RAJ said...


Anonymous said...

RJNagle, I would point out that the reason that the Law Library/LOC article doesn't smell right is that it relies very heavily on one oral source. One need not be a lawyer to understand that this is very dangerous ground: first, because the source is oral, the precise statements cannot be independently interrogated, and second, because the use of a single source to the exclusion of other sources of equal quality amounts to bias, even if it is not intentional. (It is also bias to elevate inferior sources to the level of superior ones purely so that one can seem balanced). Good analysis necessarily involves presenting two or more sides of an argument, explaining why each party holds the position it does, and then explaining why one position is superior. Alternatively, as in the natural sciences, it is possible that there are no significant opposing opinions, either because a topic is very new or because there's a wide consensus. In that case, presenting the history of the evolution of a position can serve.

I would add a bit to RAJ's statement that every source has a viewpoint. First, very often eyewitnesses provide the worst testimony. The closer one is to the event, the more one's emotions and self-interest are engaged. Often historians or outsiders provide the accounts that are self-consistent and consistent with known facts.

That's an important point. Many times accounts of events are not self-consistent. That guarantees that there are some errors. The golpistas own account of the coup contains internal contradictions. RAJ uncovered an important one in finding that the Supreme Court had begun the process of discovery directed toward the indictment of Zelaya when he was inexplicably-- and this remains unexplained-- seized by military forces and deported.

Sometimes, accounts are not consistent with external facts. For example-- and this is a flaw ith the LOC report-- the entire international community, including many Honduran legal scholars, declared that this was an illegal coup. The people who commit the coup deny this, and mirabile dictu, so does a key researcher in the LOC. So, either the LOC researcher is a legal genius or she is terribly wrong. But the position that there was no coup is not consistent with external facts.

Second, professional analysts can be terrible witnesses. In mid-20th century anthropology (and other social sciences) a pseudo-scientism gripped the professions. Everything had to be described by statistics and theories rather than by anecdote and experience. Granted, some of the greats of social science were very wrong. But pseudo-scientism was not an answer. The amorality inherent in that rationalizes what is now called "human terrain mapping:" social science in the service of empire.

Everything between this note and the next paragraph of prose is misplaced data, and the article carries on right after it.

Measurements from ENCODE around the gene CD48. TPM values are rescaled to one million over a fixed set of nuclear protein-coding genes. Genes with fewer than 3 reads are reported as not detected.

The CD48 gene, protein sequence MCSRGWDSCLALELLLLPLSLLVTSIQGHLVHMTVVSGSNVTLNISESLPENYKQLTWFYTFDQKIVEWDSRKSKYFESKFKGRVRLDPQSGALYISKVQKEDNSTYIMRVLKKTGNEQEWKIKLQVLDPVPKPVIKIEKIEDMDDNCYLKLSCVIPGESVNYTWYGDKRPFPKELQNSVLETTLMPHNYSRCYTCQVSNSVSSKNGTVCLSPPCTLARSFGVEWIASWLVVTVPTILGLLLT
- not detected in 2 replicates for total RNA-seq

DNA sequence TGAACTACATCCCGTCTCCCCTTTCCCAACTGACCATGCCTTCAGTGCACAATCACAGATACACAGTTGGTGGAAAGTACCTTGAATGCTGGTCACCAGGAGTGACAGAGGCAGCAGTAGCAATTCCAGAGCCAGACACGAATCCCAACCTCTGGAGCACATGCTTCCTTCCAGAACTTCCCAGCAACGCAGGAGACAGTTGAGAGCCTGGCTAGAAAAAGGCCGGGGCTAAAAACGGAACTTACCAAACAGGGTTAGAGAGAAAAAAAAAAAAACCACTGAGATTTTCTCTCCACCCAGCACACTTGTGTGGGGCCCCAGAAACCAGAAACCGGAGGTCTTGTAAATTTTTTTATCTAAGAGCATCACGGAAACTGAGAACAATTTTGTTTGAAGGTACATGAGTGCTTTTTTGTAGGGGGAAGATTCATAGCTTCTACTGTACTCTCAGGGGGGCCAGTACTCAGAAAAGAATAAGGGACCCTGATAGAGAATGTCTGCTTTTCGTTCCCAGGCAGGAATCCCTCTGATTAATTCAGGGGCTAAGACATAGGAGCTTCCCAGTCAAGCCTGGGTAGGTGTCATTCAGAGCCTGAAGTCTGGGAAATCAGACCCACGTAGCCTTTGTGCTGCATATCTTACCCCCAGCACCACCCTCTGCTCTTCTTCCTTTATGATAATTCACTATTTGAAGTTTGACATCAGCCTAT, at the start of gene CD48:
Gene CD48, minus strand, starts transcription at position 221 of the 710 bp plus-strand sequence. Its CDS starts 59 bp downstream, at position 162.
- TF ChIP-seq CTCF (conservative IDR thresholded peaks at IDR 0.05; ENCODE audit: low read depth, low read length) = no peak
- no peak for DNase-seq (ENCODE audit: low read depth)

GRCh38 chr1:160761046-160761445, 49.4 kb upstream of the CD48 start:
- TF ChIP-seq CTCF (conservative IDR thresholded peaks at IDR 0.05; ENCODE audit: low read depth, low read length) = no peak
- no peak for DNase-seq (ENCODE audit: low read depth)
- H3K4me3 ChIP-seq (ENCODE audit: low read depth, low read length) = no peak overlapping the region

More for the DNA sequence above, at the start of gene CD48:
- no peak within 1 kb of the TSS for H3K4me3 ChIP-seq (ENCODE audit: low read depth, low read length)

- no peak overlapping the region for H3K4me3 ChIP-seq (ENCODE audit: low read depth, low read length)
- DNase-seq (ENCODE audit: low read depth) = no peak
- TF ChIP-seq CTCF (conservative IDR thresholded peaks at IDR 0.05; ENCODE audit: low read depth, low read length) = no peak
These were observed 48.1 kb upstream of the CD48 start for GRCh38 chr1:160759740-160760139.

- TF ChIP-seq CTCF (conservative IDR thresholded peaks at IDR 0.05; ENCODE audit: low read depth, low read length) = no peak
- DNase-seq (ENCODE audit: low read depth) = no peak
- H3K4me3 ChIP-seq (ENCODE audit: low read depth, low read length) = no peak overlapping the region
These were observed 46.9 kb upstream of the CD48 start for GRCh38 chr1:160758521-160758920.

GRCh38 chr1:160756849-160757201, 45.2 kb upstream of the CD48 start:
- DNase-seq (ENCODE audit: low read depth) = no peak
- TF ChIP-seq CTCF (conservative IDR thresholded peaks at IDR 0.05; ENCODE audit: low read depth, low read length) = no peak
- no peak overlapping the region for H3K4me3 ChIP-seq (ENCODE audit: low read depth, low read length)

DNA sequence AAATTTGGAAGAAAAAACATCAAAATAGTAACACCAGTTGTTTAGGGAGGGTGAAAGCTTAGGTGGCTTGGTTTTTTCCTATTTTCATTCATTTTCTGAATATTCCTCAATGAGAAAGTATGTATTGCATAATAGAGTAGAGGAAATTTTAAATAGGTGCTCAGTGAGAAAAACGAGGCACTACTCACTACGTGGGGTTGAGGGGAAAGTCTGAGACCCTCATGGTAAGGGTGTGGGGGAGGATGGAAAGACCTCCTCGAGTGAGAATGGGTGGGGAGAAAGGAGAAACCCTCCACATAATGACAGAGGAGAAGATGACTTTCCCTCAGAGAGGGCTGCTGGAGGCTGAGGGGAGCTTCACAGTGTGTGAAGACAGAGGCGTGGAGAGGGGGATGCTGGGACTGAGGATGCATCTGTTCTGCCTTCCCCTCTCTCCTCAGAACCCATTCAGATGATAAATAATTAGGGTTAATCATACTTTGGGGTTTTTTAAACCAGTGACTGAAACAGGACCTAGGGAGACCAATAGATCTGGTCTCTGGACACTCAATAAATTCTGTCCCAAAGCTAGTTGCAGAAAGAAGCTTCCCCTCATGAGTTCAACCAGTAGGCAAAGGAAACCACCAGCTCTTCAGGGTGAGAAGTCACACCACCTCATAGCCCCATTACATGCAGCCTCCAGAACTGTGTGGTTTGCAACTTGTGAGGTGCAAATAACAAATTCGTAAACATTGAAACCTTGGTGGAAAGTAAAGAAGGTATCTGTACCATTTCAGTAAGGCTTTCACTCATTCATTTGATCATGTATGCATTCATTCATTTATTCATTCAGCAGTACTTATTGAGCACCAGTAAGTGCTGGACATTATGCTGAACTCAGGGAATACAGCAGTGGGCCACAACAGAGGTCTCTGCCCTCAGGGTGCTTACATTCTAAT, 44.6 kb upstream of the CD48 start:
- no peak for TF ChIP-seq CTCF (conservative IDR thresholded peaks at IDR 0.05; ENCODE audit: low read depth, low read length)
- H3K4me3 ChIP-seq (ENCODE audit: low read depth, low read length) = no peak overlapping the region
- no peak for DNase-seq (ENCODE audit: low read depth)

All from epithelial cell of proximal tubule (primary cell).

Third, I do agree with the statement that every utterance contains a point of view. I would add, though, that the best students of rhetoric can explain to you their opponent's arguments in detail.

Finally, neoboho raises the issue of what is called "confirmation bias." We all would like to be right, so we naturally look for reasons why our opponents might be wrong. We scrutinize their arguments more closely than we do our own. But there are plenty of people who take this to the extreme: they argue from the conclusion backwards to the facts. This is a flaw in the LOC report. Ms. Gutierrez took the point of view that the Congress must have acted lawfully and reasoned backward to figure out how they must have done so. She had no difficulty finding a supporter of the coup to help her do so. But the facts necessary to her desired conclusion do not square with what the Congress actually said at the time (a point excavated and carefully proven by RAJ).

Oh--and thanks to Greg Weeks for reminding us of the most prominent American example of the use of pseudonyms. What the heck was it the anti-blog carpers were complaining about again?


Robert Nagle said...

I am glad my comment provoked a discussion. Again, I recognize that this is sort of offtopic.

I'm definitely fine with pseudonyms as long as you give a sense of why you're using a pseudonym. Also, it would help to provide some sort of context for why a blog came into existence and to provide some kind of label/category for your blog for the casual web surfer.

The explanation RAJ provides is more than sufficient.

RAJ said...

And we give rjnagle the last word on this thread. The issues raised are clearly worth thinking about; but it is time to return to the topic of the blog: contextualizing the reality of Honduras resulting from the coup. Thanks to everyone (and anyone else who wants to add to this thread, my apologies: it is truly time to move on).